Birds of North Carolina:
their Distribution and Abundance
Common Loon - Gavia immer
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General Comments The Common Loon is one of the best known waterbirds on the continent, known both to the layman and to bird fanatics. Interestingly, in North Carolina, it is often outnumbered in winter by the Red-throated Loon, at least on coastal waters. However, it is much more widespread than that species, found on the inshore ocean, most bays and estuaries, and on larger bodies of fresh water, both coastally and inland. One of the more notable features of its presence in the state is the visible overland migration during daylight hours, especially in spring, when observers can see several to a few dozen loons flying several hundred feet overhead, typically in a northerly direction.
Breeding Status Nonbreeder
NC BRC List Definitive
State Status
U.S. Status
State Rank S5N
Global Rank G5
Coastal Plain Winter resident and transient. Along the entire coast, generally common, though less so along east-facing beaches (the Outer Banks north of Cape Hatteras) and along the southern New Hanover coast. Fairly common to common in Tidewater, but mostly uncommon on fresh water; rare to uncommon and somewhat local farther inland, at times more numerous in migration. Mostly mid-Oct to mid-May, but many records all summer near and along the coast. Peak counts: 8,000, Cape Hatteras point, 1 Feb 1998; 3,443, Wilmington CBC, 31 Dec 2016; 2,503, Morehead City, 21 Dec 1980.
Piedmont Winter resident and transient. In midwinter, mainly uncommon on larger reservoirs, and very rare to rare on ponds and smaller lakes. In migration, slightly more numerous, can be fairly common at times after nocturnal fallouts, but only for a few days at a time; generally uncommon. Mostly late Oct to early May, but many records for the rest of the year. Peak counts: 819, Falls Lake, 15 Nov 2018 (with 677 counted there on the day before); 300, Jordan Lake, 29 Nov 1982; 200, Lake Norman, 7 Nov 1999.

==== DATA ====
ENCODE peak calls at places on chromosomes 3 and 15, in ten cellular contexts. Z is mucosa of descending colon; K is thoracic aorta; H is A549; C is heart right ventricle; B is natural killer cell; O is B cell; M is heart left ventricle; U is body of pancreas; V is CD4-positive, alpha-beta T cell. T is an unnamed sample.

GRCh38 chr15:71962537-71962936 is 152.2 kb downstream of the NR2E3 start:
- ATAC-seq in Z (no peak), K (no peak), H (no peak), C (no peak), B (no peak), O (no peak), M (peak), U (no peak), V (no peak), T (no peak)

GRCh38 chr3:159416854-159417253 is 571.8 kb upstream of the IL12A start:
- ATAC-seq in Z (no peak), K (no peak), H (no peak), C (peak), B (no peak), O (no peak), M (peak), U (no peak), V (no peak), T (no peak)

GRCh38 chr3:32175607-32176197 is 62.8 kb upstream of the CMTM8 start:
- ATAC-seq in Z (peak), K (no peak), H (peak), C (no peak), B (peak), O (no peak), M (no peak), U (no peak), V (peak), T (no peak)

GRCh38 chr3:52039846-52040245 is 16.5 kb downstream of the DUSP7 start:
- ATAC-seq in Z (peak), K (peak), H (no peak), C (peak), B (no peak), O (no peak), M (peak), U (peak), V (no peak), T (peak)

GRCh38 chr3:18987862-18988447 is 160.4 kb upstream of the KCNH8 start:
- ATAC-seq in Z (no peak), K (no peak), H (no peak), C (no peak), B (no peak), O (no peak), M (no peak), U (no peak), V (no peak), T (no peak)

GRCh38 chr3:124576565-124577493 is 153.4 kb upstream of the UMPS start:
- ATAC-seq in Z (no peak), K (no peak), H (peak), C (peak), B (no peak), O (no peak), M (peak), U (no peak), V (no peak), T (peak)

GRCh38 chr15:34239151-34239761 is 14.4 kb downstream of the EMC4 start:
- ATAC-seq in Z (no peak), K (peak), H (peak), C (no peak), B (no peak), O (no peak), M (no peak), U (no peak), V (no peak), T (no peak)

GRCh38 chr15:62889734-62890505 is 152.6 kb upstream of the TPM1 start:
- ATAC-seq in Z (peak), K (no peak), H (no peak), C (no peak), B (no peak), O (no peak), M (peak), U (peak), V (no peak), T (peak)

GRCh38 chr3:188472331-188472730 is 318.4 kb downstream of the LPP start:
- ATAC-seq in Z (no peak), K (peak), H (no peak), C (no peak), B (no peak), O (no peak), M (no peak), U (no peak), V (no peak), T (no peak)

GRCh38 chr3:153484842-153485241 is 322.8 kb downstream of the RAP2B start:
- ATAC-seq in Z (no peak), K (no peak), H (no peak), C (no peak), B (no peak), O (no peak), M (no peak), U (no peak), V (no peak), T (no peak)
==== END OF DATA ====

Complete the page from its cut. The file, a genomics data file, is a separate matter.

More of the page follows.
Mountains Winter visitor and transient. Rare in midwinter on larger lakes (in the southern mountains), mainly for brief periods, and rare to uncommon in migration; very rare at these seasons in the northern mountains. Mostly early Nov to mid-Dec, and in Mar-Apr. Peak counts, all at Lake Julian: 152, 15 Oct 2009; 144, 11 Apr 2003; 75, 4 Apr 1998.
Finding Tips The Common Loon is more widespread in coastal areas than is the Red-throated Loon, being found on the sounds and in estuaries. It is often outnumbered by the latter species on the ocean, yet the Common is the one found several miles offshore on winter pelagic trips! When looking for it inland, spend time at the larger reservoirs such as Lake Norman, Jordan Lake, Kerr Lake, and Falls Lake. The birds inland are more often seen in Nov and Mar-Apr than they are in midwinter.
Attribution LeGrand[2023-03-14], LeGrand[2019-04-19], LeGrand[2017-08-23]
NC Map
Map depicts all counties with a report (transient or resident) for the species.
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